New nonprofit coffee shops aim to train and employ refugees

At the International Rescue Committee, a humanitarian aid, relief and development organization, Rachel Taber and Doug Hewitt spent their days doing everything they could to make a refugee’s resettlement to the United States easier and more welcoming. But the job was “heartbreaking,” as Taber and Hewitt felt they were unable to get refugees the support they needed or the jobs the two of them thought the refugees deserved.

Refugees often face barriers that they can’t control, Hewitt said. Beyond barriers of language and culture, employers are often wary of people being from cities they’ve never heard of or having degrees they haven’t seen before, according to Hewitt.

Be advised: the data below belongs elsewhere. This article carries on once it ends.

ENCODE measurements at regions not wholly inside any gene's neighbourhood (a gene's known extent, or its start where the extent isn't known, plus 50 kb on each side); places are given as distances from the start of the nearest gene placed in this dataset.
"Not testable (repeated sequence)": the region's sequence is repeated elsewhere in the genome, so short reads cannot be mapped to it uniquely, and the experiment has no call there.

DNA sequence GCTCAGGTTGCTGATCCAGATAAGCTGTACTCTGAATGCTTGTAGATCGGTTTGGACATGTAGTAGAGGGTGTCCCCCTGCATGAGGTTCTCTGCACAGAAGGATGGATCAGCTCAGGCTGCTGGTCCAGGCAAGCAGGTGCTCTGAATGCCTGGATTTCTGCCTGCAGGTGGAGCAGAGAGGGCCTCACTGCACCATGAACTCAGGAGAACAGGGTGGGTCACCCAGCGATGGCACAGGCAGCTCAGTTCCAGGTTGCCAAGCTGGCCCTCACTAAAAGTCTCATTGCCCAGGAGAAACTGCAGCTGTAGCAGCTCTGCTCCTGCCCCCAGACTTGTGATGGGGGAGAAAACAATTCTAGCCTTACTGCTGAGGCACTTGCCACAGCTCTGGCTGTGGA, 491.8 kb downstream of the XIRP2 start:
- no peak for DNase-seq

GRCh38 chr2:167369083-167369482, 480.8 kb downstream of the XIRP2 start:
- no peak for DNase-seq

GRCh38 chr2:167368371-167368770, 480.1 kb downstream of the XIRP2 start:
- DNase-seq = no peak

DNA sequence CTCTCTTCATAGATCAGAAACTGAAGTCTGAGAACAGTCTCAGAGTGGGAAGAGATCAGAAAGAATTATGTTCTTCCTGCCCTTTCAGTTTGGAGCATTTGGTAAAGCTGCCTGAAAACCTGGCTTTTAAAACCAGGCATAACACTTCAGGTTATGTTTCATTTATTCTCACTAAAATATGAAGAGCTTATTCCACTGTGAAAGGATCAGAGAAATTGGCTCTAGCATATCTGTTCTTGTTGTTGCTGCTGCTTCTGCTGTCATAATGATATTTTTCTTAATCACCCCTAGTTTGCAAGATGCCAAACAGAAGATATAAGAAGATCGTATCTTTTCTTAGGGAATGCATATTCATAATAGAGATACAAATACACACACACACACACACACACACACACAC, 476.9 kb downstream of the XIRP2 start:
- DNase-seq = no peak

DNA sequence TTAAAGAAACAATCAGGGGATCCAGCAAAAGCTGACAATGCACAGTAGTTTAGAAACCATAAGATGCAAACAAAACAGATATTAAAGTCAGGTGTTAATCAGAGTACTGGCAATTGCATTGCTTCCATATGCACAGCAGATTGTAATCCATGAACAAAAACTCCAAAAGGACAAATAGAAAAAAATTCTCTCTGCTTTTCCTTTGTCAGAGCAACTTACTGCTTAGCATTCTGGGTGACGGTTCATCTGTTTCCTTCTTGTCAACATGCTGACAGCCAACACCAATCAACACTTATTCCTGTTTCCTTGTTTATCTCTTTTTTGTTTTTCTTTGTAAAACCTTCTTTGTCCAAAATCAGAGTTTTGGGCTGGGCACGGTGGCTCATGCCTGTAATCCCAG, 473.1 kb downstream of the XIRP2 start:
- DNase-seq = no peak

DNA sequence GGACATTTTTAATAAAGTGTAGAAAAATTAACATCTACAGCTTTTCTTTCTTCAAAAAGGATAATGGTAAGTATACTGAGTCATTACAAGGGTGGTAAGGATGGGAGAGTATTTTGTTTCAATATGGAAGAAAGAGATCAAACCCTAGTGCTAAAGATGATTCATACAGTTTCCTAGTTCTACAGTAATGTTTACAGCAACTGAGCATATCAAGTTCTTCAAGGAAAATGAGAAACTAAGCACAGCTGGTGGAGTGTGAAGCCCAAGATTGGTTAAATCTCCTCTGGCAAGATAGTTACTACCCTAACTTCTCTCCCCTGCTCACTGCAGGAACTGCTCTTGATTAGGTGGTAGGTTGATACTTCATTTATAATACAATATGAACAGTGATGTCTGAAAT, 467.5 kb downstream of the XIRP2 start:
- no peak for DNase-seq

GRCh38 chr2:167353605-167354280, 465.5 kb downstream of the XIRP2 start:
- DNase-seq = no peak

“Even people that I would think in my head, ‘If I had a company, I would hire this person right now,’ ” Hewitt said. “But for some reason the employer would find a reason not to hire them.”

Taber and Hewitt then got the idea to start the 1951 Coffee Company, a coffee shop in Berkeley, California, dedicated to hiring and training refugees to be baristas.

“We wanted to be the employer we wanted to see in the world,” Taber said.

Nonprofits centered on coffee and refugees have started popping up across the U.S. 

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